Now – it is worth pointing out that this is a very fuzzy boundary. For some people, it is clearly art, while others continue to maintain the view that the perpetrators should be prosecuted. It is intriguing though how this boundary shifts – Other than his fame / notoriety as an individual, what defines the artistic merit in Banksy’s work that makes people angry when it is destroyed, versus the works of a barely known Greek protester that are routinely scrubbed from walls by municipal workers?

"Access Control," a mural by the Greek street artist iNO on Pireos Street in Athens

“Access Control,” a mural by the Greek street artist iNO on Pireos Street in Athens

From:
Independent

New Banksy art ‘Mobile Lovers’ removed with crowbar, hoarded in youth club
Christopher Hooton
Wednesday 16 April 2014

Banksy’s latest official artwork, being dubbed ‘Mobile Lovers’, has been prized off a Bristol wall by an opportunistic local with a crowbar.

Broad Plain Boys Club manager Dennis Stinchcombe removed the image of a man and a woman distracted by their smartphones from Clement Street, believed to be on plywood, and hopes to sell it for hundreds of thousands of pounds.
Read the rest of this entry »

April 11, 2014

Early Day Motion on UNESCO Mediation for Parthenon Sculptures

Posted at 12:54 pm in Elgin Marbles

I only just noticed this, even though it happened some time ago. Labour MP Alan Meale has tabled an Early Day Motion, to highlight the UK Government’s current inaction over Greece’s proposals for mediation over the Parthenon Marbles under the auspices of UNESCO.

Previous posts on EDMs explain the purpose of Early Day Motions.

From:
Parliamentary Information Management Web Site

Early day motion 861
PARTHENON MARBLES (UNESCO MEDIATION PROCESS)
09.12.2013
Meale, Alan

That this House recalls that Greece has continuously, since it gained full independence in 1832, requested the return of the sculptures removed from the Parthenon by Lord Elgin and held in the British Museum since 1816; is aware that this dispute has been on the agenda of the UNESCO Intergovernmental Committee for the Promotion of the Return of Cultural Property since 1987; notes that the Director General of UNESCO has recently written to the Secretary of State for Foreign and Commonwealth Affairs, the Secretary of State for Culture, Media and Sport and the Director of the British Museum to advise them of Greece’s request for the dispute to be settled by mediation; and calls on the Government and the British Museum to co-operate fully and positively in the mediation process.

Read the rest of this entry »

April 3, 2014

Summer opening hours for Acropolis Museum

Posted at 1:00 pm in Acropolis, Greece Archaeology, New Acropolis Museum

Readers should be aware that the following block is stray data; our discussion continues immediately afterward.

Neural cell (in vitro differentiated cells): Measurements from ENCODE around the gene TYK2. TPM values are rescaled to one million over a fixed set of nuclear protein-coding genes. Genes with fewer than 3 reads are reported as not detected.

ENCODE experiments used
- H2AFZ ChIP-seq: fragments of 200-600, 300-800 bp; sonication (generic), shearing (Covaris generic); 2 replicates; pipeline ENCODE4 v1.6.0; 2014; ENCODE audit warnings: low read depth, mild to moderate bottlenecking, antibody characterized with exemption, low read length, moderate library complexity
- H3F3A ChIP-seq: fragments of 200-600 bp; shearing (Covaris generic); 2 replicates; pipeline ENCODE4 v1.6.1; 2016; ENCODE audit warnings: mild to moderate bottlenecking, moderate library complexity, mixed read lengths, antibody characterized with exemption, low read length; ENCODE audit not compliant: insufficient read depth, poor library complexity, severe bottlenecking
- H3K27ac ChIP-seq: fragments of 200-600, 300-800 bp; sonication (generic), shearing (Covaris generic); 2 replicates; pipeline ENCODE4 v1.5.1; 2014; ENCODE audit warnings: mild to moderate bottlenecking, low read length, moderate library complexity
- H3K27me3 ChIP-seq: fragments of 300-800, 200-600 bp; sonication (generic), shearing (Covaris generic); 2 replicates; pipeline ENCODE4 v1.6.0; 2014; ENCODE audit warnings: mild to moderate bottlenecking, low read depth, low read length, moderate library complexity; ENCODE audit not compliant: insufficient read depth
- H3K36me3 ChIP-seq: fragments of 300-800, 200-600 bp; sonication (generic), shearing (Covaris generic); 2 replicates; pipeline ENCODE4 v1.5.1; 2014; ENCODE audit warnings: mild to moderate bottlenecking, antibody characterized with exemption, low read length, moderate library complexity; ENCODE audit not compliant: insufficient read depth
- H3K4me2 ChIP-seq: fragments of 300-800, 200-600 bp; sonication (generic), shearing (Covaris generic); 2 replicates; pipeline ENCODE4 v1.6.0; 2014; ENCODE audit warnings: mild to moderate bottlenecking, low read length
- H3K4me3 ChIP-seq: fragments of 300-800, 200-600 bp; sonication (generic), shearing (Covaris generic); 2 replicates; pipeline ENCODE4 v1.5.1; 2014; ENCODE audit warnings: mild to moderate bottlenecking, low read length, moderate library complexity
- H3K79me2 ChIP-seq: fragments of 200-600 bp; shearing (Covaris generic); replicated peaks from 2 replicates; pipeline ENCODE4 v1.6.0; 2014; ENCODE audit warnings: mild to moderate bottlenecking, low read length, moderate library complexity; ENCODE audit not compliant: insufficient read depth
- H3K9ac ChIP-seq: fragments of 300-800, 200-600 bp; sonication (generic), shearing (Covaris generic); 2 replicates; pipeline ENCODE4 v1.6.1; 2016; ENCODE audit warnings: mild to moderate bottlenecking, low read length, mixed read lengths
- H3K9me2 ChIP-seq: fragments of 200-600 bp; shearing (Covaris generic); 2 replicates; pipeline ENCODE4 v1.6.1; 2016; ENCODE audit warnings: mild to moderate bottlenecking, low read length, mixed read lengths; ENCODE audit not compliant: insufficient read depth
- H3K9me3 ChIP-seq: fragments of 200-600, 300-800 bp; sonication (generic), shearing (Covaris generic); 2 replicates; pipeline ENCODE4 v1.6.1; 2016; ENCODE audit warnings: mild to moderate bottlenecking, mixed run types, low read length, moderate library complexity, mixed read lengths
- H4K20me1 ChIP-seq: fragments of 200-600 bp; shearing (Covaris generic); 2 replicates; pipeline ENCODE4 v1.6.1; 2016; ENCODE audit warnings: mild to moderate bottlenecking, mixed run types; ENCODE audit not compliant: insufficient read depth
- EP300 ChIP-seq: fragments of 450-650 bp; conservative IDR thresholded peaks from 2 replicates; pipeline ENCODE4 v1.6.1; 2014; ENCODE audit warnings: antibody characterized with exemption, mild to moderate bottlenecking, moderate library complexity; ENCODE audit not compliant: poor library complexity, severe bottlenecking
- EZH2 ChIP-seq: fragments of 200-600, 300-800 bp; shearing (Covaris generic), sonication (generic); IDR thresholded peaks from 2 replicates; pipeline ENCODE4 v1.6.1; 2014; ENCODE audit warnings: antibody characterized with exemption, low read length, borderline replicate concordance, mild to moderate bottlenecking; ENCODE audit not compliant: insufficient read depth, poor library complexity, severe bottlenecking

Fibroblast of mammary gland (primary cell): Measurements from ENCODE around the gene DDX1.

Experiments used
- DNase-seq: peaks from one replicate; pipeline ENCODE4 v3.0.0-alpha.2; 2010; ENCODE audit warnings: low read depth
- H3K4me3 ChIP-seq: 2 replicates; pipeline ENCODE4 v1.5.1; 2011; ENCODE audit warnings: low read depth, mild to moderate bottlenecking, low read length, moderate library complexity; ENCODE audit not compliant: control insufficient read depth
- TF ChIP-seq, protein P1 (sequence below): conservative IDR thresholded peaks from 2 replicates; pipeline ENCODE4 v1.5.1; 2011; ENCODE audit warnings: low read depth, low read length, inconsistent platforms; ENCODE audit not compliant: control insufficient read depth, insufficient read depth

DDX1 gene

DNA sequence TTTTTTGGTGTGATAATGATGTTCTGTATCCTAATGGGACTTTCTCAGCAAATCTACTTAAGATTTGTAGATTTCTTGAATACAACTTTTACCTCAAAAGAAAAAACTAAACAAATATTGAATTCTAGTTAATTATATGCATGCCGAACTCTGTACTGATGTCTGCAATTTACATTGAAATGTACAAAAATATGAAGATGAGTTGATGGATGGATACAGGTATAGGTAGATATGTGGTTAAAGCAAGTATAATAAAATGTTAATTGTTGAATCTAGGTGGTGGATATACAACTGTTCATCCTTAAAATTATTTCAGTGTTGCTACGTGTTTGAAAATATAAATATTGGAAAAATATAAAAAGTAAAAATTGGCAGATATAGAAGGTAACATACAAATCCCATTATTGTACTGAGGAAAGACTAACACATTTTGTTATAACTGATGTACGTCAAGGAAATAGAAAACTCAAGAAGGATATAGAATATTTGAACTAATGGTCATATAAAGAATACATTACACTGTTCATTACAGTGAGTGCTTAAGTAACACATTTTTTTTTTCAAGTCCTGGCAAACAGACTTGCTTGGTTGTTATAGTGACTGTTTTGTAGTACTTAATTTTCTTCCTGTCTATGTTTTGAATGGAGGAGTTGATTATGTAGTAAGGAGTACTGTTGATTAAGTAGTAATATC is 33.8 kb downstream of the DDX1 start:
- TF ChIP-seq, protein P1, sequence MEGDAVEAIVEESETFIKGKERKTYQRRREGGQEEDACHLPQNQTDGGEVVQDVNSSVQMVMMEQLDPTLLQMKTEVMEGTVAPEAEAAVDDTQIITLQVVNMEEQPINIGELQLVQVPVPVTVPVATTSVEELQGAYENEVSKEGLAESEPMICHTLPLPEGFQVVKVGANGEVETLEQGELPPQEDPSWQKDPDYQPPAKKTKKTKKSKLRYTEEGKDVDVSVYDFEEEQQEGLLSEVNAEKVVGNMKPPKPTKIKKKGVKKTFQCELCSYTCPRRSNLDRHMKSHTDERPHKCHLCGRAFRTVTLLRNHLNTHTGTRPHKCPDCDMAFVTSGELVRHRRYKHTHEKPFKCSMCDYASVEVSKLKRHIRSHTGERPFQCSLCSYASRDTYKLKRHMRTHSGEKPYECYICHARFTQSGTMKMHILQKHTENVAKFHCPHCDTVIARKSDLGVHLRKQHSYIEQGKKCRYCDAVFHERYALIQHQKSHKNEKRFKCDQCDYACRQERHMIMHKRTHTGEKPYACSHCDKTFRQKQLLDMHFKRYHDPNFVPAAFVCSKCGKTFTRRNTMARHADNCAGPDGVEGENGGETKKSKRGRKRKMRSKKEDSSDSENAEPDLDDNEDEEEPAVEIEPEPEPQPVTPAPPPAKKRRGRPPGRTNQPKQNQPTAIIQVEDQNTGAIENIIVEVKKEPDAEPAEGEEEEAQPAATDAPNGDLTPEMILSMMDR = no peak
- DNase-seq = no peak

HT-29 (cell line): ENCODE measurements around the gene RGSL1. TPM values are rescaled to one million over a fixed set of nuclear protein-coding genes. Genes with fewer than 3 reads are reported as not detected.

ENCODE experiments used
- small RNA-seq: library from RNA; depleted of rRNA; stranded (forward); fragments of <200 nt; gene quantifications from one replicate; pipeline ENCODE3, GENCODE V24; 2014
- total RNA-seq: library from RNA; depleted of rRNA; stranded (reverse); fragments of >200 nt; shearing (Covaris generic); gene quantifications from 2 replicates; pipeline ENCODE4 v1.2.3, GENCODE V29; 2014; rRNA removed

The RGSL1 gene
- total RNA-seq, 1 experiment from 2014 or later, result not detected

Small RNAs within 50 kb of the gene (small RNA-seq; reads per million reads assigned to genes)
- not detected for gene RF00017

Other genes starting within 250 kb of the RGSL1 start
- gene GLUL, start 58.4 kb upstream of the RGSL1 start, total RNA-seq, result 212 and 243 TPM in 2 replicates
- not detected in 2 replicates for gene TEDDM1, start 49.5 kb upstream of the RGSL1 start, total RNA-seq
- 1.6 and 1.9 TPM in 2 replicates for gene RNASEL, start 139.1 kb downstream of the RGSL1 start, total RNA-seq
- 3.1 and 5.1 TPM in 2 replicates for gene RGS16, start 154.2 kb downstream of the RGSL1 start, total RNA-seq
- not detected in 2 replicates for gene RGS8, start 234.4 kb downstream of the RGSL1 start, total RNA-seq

Previously I mentioned the new opening hours for the Acropolis. The New Acropolis Museum will also be switching to its summer hours.

One think I really like, is that unlike many places in mainland Europe, the museums are open on Mondays, albeit for shorter hours than normal.

Acropolis Museum

Acropolis Museum

From:
Kathimerini (English Edition)

Thursday April 3, 2014
Leading Greek museums and sites extend visiting hours for new tourist season

A number of the country’s archaeological sites and museums inaugurated extended visiting hours on Tuesday in view of the upcoming tourist season.

The Acropolis and the National Archaeological Museum in Athens, Crete’s Knossos, Santorini’s Akrotiri and the sites of Ancient Olympia and Delphi in the Peloponnese were among a group of 33 museums and sites set to operate on the new spring-summer schedule – daily from 8 a.m. to 8 p.m. – through the end of October.
Read the rest of this entry »

April 2, 2014

Unfortunately, the previous post on UNESCO mediation was not accurate

Posted at 12:01 am in British Museum, Elgin Marbles

As many may have spotted, yesterday was April 1st. As a result of this, some of the items I posted, may not have been entirely accurate.

Much as I (and many others) want the British Government & British Museum to enter into the UNESCO mediation process, thus far, there has been nothing except silence from them.

I should also note that Pillory Dour & Henna Biltong are entirely fictional characters, and that any resemblance of them to people working for the British Government & British Museum is entirely coincidental.

So, to make the previous post become reality, more needs to be done to encourage the Government to accept the mediation request. At the moment, they are ignoring it, because they feel comfortable taking this course of action. So, write to your MP, raise awareness, publish stories publicising the lack of response, so that eventually they might feel more inclined to take action.